A lawyer for an American who has spent more than four years imprisoned in Cuba said Monday that his client cannot take life in prison much longer and has said his goodbyes to his wife and a daughter.
Also, 300 U.S. rabbis have asked President Obama to help release the American, who is Jewish.
Alan Gross was arrested in Cuba in 2009 while working covertly in the Communist-run country to set up Internet access. His attorney, Scott Gilbert, said in a statement Monday that his client "has withdrawn" and told him "life in prison is not a life worth living." Gross has previously said through his lawyer that his 65th birthday, which took place in May, would be the last one that he "celebrates in Havana, one way or the other."
Gross said goodbye to his wife and youngest daughter during a recent visit. Gross, who lived in Maryland before his arrest, had previously told his two daughters not to come see him in prison.
Gross has stopped exercising and his health is not good, said Gilbert, who plans to visit his client this week. His hips are failing and he has lost most of the vision in his right eye. Gross' "emotional deterioration has been severe," Gilbert said, particularly following the death in June of his 92-year-old mother.
Gross and his mother talked frequently by phone, and when Gross went on a nine-day hunger strike in April it was his mother who persuaded him to end it. Gross had asked the Cuban government to be able to return to the United States for her funeral, but the request was denied.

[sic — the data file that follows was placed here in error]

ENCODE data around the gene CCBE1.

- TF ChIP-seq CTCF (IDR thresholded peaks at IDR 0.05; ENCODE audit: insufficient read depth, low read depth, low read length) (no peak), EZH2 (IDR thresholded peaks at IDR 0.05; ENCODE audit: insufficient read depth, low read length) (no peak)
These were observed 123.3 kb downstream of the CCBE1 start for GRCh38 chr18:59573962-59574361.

Gross' wife, Judy Gross, said in Monday's statement that she has never seen her husband in such bad shape during the time he has spent in prison. She wrote that "his decision to say goodbye to us was wrenching."
Three hundred rabbis urged Obama to "take action" to secure Gross' release.
"Alan went to Cuba on behalf of our government. His immediate release from prison in Cuba and return to the U.S. must be a priority for our nation. Indeed, we believe this is a moral imperative," the rabbis wrote in a letter dated Friday and released to the media by Gross' lawyer on Monday.
Last year a bipartisan group of 66 U.S. senators sent a similar letter to Obama, but little apparent progress has been made toward Gross' release.
Cuba has called for a swap of Gross for three of its spies serving long prison terms in the United States, an idea the Americans have rejected. The United States has repeatedly demanded Gross' release, though formal talks on the issue have never taken place.
."Our communities are gravely concerned that Alan continues to languish in a Cuban prison nearly five years after his arrest," the rabbis wrote to Obama. "We ask, with all respect, that you take whatever steps are necessary to ensure a prompt end to Alan's, and his family's, continuing nightmare."
Gross also is refusing to see officials from the U.S. Interests Section in Havana, which Washington maintains instead of an embassy since the two countries do not have formal diplomatic relations.
At the time Gross was arrested he was working as a subcontractor for the U.S. government's U.S. Agency for International Development, which promotes democracy on the island. Cuba considers USAID's programs illegal attempts by the U.S. to undermine its government, and Gross was tried and sentenced to 15 years in prison.
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